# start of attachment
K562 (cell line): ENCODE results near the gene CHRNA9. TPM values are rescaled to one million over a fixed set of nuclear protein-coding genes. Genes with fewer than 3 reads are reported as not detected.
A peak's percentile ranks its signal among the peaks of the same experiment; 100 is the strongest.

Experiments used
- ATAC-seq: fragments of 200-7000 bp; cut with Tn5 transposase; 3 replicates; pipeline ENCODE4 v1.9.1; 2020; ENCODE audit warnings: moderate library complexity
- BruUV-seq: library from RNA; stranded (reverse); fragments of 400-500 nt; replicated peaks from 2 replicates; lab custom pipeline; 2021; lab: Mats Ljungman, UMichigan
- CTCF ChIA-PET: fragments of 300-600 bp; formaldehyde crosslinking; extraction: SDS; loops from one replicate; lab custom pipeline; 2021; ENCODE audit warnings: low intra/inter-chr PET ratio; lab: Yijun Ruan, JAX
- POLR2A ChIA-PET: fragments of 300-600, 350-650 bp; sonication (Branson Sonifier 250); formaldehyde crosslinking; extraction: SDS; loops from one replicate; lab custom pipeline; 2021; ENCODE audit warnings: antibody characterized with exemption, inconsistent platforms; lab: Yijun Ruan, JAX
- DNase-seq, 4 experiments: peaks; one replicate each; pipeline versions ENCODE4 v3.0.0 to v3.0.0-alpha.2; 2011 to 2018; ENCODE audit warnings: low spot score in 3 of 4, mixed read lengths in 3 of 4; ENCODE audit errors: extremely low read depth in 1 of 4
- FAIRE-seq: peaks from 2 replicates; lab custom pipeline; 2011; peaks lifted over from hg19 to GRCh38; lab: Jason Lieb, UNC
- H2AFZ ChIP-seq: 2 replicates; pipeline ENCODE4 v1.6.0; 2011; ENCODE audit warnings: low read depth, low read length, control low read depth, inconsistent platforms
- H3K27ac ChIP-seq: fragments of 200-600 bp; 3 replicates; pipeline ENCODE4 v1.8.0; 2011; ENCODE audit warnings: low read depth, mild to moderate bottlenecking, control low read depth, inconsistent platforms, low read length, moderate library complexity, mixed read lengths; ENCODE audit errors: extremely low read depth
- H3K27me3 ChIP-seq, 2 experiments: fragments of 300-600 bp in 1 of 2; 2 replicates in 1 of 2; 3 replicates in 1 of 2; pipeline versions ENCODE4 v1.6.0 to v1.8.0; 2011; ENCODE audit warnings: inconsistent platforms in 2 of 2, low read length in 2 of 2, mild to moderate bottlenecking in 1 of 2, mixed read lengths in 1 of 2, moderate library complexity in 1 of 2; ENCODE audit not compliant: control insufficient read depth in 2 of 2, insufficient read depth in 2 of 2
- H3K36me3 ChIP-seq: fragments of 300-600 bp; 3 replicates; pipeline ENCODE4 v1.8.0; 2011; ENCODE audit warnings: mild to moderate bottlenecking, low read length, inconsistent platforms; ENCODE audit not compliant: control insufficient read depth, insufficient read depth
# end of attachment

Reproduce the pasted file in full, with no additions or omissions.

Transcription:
K562 (cell line): ENCODE results near the gene CHRNA9. TPM values are rescaled to one million over a fixed set of nuclear protein-coding genes. Genes with fewer than 3 reads are reported as not detected.
A peak's percentile ranks its signal among the peaks of the same experiment; 100 is the strongest.

Experiments used
- ATAC-seq: fragments of 200-7000 bp; cut with Tn5 transposase; 3 replicates; pipeline ENCODE4 v1.9.1; 2020; ENCODE audit warnings: moderate library complexity
- BruUV-seq: library from RNA; stranded (reverse); fragments of 400-500 nt; replicated peaks from 2 replicates; lab custom pipeline; 2021; lab: Mats Ljungman, UMichigan
- CTCF ChIA-PET: fragments of 300-600 bp; formaldehyde crosslinking; extraction: SDS; loops from one replicate; lab custom pipeline; 2021; ENCODE audit warnings: low intra/inter-chr PET ratio; lab: Yijun Ruan, JAX
- POLR2A ChIA-PET: fragments of 300-600, 350-650 bp; sonication (Branson Sonifier 250); formaldehyde crosslinking; extraction: SDS; loops from one replicate; lab custom pipeline; 2021; ENCODE audit warnings: antibody characterized with exemption, inconsistent platforms; lab: Yijun Ruan, JAX
- DNase-seq, 4 experiments: peaks; one replicate each; pipeline versions ENCODE4 v3.0.0 to v3.0.0-alpha.2; 2011 to 2018; ENCODE audit warnings: low spot score in 3 of 4, mixed read lengths in 3 of 4; ENCODE audit errors: extremely low read depth in 1 of 4
- FAIRE-seq: peaks from 2 replicates; lab custom pipeline; 2011; peaks lifted over from hg19 to GRCh38; lab: Jason Lieb, UNC
- H2AFZ ChIP-seq: 2 replicates; pipeline ENCODE4 v1.6.0; 2011; ENCODE audit warnings: low read depth, low read length, control low read depth, inconsistent platforms
- H3K27ac ChIP-seq: fragments of 200-600 bp; 3 replicates; pipeline ENCODE4 v1.8.0; 2011; ENCODE audit warnings: low read depth, mild to moderate bottlenecking, control low read depth, inconsistent platforms, low read length, moderate library complexity, mixed read lengths; ENCODE audit errors: extremely low read depth
- H3K27me3 ChIP-seq, 2 experiments: fragments of 300-600 bp in 1 of 2; 2 replicates in 1 of 2; 3 replicates in 1 of 2; pipeline versions ENCODE4 v1.6.0 to v1.8.0; 2011; ENCODE audit warnings: inconsistent platforms in 2 of 2, low read length in 2 of 2, mild to moderate bottlenecking in 1 of 2, mixed read lengths in 1 of 2, moderate library complexity in 1 of 2; ENCODE audit not compliant: control insufficient read depth in 2 of 2, insufficient read depth in 2 of 2
- H3K36me3 ChIP-seq: fragments of 300-600 bp; 3 replicates; pipeline ENCODE4 v1.8.0; 2011; ENCODE audit warnings: mild to moderate bottlenecking, low read length, inconsistent platforms; ENCODE audit not compliant: control insufficient read depth, insufficient read depth